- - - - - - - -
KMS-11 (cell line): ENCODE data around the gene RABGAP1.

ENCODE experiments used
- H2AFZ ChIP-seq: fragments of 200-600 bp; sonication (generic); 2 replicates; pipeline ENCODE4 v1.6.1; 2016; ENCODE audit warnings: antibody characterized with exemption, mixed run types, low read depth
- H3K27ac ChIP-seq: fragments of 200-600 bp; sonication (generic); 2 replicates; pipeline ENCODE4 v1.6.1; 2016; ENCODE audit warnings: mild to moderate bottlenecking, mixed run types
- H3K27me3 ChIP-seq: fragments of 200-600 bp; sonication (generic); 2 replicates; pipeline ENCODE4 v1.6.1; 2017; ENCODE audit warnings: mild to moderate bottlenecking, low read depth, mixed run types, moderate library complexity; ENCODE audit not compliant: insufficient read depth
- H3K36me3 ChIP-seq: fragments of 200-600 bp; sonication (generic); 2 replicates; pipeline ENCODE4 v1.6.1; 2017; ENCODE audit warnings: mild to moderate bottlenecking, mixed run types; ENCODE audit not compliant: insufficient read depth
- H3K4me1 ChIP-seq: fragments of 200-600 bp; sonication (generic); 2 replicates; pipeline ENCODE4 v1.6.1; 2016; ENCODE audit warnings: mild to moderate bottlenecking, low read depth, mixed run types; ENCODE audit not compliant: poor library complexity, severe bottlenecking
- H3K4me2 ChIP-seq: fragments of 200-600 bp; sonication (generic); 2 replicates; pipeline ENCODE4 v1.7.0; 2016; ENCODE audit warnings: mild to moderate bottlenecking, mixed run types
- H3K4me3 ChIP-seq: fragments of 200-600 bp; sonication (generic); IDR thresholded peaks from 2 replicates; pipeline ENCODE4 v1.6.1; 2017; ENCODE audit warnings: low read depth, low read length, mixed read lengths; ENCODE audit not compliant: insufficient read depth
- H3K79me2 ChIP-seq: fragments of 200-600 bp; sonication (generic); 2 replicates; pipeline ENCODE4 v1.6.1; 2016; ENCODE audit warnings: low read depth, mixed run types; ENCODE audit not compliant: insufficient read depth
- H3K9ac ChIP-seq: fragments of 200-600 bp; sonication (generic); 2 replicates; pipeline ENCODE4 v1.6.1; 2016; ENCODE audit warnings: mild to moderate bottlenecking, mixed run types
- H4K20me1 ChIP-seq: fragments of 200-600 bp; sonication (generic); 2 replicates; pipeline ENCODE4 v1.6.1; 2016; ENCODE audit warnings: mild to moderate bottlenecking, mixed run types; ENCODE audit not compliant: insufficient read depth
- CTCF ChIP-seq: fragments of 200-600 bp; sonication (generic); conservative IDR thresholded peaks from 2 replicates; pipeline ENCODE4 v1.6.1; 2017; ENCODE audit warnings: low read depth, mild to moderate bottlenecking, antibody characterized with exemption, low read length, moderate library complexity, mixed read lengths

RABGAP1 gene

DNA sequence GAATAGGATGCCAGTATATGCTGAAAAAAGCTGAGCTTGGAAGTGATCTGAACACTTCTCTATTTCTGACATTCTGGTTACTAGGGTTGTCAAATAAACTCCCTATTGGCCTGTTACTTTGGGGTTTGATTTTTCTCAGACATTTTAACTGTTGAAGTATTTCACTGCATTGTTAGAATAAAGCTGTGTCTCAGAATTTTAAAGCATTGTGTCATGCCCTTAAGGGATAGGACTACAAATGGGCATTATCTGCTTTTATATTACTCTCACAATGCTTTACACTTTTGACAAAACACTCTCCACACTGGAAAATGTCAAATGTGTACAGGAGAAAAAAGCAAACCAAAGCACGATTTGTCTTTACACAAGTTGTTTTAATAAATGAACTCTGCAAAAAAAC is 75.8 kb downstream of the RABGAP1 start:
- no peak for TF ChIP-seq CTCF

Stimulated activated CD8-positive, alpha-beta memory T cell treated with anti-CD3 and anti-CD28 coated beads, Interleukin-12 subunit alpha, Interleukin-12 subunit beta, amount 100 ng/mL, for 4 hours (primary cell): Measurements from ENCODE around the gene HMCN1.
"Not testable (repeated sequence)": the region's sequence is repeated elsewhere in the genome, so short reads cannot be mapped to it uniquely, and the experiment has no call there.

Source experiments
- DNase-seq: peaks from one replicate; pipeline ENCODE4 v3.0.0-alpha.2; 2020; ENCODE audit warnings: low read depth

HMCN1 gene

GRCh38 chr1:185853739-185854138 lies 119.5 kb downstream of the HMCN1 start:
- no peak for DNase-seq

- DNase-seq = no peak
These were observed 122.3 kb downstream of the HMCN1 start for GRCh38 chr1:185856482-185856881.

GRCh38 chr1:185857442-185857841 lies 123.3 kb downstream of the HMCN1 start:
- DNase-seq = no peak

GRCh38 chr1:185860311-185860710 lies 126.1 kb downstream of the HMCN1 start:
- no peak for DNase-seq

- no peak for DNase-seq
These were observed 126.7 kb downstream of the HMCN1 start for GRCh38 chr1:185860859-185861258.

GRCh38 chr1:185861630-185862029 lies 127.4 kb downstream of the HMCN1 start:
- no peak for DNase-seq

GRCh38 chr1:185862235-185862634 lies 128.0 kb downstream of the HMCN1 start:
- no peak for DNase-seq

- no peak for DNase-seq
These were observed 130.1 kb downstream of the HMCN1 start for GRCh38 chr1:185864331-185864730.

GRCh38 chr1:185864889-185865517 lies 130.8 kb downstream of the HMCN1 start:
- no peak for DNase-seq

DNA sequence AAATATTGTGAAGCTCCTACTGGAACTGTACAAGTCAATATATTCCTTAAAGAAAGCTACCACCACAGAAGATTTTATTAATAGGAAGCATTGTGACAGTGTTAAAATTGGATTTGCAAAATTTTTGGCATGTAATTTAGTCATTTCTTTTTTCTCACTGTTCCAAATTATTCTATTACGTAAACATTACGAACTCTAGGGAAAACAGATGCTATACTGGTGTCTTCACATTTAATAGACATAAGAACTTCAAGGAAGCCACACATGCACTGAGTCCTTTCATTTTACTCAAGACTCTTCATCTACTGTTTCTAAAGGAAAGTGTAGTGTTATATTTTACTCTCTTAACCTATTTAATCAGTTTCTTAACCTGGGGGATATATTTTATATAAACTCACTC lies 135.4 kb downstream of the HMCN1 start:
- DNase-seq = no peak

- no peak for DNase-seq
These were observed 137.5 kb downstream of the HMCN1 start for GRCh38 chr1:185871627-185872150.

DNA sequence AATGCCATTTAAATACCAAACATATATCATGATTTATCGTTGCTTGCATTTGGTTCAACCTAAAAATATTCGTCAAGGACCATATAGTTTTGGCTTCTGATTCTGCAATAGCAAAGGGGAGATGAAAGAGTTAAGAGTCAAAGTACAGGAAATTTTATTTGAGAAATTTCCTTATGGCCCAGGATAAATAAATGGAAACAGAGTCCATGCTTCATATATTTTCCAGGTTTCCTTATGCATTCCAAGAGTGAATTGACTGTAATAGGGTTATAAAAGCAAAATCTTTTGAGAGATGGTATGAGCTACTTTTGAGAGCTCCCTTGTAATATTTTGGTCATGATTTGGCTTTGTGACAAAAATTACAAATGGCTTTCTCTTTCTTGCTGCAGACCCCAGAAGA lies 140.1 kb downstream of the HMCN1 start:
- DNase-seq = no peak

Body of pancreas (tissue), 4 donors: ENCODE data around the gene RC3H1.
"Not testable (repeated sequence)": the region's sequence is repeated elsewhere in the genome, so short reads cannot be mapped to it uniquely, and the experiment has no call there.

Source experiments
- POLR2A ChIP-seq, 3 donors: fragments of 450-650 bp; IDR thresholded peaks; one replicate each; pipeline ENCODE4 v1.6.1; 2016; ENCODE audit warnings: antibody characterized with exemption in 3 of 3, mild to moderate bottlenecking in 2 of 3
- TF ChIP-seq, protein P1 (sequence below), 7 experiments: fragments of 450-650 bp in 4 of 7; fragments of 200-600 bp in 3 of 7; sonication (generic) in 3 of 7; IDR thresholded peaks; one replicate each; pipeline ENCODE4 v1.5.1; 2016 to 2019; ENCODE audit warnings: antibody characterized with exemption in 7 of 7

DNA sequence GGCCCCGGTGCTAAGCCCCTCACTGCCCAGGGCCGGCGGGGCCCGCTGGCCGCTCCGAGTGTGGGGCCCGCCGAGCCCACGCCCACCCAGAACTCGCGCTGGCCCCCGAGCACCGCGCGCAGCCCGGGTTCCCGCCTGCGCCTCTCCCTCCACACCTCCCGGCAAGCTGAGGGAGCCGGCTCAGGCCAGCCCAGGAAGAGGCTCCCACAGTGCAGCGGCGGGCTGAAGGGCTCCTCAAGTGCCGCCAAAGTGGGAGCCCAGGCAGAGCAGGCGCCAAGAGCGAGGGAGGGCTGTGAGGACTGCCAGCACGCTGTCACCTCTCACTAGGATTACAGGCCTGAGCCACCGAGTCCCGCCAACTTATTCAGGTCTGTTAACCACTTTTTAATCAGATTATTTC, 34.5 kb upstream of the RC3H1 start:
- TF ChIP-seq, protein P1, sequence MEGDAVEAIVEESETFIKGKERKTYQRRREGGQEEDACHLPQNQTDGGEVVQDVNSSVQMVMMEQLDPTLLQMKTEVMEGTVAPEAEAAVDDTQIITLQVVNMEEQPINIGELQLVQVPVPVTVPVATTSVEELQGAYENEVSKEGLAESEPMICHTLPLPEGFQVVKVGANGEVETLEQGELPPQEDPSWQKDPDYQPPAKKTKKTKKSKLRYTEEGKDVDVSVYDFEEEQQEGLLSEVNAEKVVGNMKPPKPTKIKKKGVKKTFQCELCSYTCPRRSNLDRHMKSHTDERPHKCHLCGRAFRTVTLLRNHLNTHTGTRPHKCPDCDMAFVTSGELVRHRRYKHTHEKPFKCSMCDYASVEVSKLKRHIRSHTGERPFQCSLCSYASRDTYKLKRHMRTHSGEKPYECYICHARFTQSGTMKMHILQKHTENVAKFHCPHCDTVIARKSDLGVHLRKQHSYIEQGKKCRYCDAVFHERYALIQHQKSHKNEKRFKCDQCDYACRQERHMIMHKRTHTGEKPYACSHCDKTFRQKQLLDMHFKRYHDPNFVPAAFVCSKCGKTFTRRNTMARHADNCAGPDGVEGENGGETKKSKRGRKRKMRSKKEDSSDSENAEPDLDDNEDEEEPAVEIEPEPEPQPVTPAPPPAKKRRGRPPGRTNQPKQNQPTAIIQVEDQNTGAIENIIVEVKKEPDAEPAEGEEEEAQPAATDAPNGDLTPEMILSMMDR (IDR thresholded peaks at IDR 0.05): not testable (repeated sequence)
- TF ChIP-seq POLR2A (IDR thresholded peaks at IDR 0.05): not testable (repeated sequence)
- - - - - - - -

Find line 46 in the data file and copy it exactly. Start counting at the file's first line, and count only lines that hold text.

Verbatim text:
Body of pancreas (tissue), 4 donors: ENCODE data around the gene RC3H1.